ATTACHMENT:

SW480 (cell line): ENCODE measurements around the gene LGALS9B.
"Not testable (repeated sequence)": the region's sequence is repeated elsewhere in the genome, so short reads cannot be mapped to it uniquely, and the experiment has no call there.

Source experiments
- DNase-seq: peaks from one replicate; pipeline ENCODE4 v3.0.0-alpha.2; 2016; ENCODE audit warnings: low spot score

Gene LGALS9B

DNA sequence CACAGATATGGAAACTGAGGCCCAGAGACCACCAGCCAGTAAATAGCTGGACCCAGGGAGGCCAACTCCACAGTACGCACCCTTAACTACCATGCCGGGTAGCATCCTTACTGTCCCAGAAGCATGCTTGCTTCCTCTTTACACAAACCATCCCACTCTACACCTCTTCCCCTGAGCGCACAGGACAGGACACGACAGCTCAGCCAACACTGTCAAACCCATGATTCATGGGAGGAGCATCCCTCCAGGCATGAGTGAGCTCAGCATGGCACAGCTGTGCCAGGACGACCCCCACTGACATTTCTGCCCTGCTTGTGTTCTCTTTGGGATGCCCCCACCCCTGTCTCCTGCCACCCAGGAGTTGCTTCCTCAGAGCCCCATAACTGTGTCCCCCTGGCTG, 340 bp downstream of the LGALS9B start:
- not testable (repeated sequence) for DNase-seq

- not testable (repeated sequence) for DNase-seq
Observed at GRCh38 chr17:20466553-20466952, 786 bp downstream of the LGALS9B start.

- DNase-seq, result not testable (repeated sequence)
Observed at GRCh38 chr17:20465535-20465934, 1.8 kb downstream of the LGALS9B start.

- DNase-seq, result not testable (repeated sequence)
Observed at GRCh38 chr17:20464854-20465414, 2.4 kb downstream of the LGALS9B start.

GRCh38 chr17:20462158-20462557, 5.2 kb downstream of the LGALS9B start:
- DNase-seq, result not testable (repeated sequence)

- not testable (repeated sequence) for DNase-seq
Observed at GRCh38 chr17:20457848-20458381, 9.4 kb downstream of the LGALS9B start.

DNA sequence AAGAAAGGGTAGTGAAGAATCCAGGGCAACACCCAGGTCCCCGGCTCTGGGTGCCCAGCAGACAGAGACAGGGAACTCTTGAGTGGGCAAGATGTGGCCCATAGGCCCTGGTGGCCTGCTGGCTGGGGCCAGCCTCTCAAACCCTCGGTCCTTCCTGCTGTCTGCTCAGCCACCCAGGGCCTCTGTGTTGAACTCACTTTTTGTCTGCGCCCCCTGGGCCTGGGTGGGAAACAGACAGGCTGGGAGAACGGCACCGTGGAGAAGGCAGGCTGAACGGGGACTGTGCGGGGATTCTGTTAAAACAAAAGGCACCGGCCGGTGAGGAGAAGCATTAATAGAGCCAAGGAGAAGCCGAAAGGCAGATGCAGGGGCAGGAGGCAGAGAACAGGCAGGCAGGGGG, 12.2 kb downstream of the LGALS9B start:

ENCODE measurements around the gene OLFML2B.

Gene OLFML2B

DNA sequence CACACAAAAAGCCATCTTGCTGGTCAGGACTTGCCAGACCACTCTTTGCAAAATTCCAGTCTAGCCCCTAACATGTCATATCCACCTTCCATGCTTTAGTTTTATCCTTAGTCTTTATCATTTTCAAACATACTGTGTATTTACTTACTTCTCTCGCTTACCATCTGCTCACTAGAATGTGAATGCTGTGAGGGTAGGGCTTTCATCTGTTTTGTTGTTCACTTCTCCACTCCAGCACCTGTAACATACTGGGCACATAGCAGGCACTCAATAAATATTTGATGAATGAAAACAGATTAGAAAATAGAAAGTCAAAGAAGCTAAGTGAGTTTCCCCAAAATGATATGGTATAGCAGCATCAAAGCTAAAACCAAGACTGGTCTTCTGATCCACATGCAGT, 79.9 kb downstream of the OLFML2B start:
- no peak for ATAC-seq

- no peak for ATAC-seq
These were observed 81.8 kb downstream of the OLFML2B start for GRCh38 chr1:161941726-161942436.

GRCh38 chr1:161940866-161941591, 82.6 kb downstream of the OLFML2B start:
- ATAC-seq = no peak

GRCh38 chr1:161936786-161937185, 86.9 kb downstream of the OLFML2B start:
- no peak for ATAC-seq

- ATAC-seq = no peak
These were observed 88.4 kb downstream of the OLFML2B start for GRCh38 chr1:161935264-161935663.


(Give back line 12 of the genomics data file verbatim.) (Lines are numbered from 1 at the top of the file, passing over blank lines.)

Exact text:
- DNase-seq, result not testable (repeated sequence)